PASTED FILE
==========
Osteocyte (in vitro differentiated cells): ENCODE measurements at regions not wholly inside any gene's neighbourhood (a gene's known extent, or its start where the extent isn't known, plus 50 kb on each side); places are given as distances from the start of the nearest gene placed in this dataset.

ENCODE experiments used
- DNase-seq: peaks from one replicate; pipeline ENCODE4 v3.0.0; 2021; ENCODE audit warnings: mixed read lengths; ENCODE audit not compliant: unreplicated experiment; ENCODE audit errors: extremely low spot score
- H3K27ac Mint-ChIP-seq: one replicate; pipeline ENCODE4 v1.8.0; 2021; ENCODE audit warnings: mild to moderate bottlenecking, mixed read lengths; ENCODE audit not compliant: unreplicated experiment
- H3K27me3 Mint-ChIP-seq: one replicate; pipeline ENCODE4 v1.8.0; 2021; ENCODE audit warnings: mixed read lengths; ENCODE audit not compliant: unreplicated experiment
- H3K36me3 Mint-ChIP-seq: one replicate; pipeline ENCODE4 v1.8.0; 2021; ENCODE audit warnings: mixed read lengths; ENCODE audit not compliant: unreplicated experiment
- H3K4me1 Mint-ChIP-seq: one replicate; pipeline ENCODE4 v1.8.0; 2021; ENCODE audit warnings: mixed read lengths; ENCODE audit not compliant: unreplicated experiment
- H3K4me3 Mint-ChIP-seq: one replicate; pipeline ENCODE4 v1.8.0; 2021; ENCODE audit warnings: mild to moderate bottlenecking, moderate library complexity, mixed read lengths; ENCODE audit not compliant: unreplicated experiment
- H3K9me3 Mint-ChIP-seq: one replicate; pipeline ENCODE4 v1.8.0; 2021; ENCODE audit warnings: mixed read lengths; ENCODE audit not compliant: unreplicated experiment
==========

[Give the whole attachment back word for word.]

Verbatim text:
Osteocyte (in vitro differentiated cells): ENCODE measurements at regions not wholly inside any gene's neighbourhood (a gene's known extent, or its start where the extent isn't known, plus 50 kb on each side); places are given as distances from the start of the nearest gene placed in this dataset.

ENCODE experiments used
- DNase-seq: peaks from one replicate; pipeline ENCODE4 v3.0.0; 2021; ENCODE audit warnings: mixed read lengths; ENCODE audit not compliant: unreplicated experiment; ENCODE audit errors: extremely low spot score
- H3K27ac Mint-ChIP-seq: one replicate; pipeline ENCODE4 v1.8.0; 2021; ENCODE audit warnings: mild to moderate bottlenecking, mixed read lengths; ENCODE audit not compliant: unreplicated experiment
- H3K27me3 Mint-ChIP-seq: one replicate; pipeline ENCODE4 v1.8.0; 2021; ENCODE audit warnings: mixed read lengths; ENCODE audit not compliant: unreplicated experiment
- H3K36me3 Mint-ChIP-seq: one replicate; pipeline ENCODE4 v1.8.0; 2021; ENCODE audit warnings: mixed read lengths; ENCODE audit not compliant: unreplicated experiment
- H3K4me1 Mint-ChIP-seq: one replicate; pipeline ENCODE4 v1.8.0; 2021; ENCODE audit warnings: mixed read lengths; ENCODE audit not compliant: unreplicated experiment
- H3K4me3 Mint-ChIP-seq: one replicate; pipeline ENCODE4 v1.8.0; 2021; ENCODE audit warnings: mild to moderate bottlenecking, moderate library complexity, mixed read lengths; ENCODE audit not compliant: unreplicated experiment
- H3K9me3 Mint-ChIP-seq: one replicate; pipeline ENCODE4 v1.8.0; 2021; ENCODE audit warnings: mixed read lengths; ENCODE audit not compliant: unreplicated experiment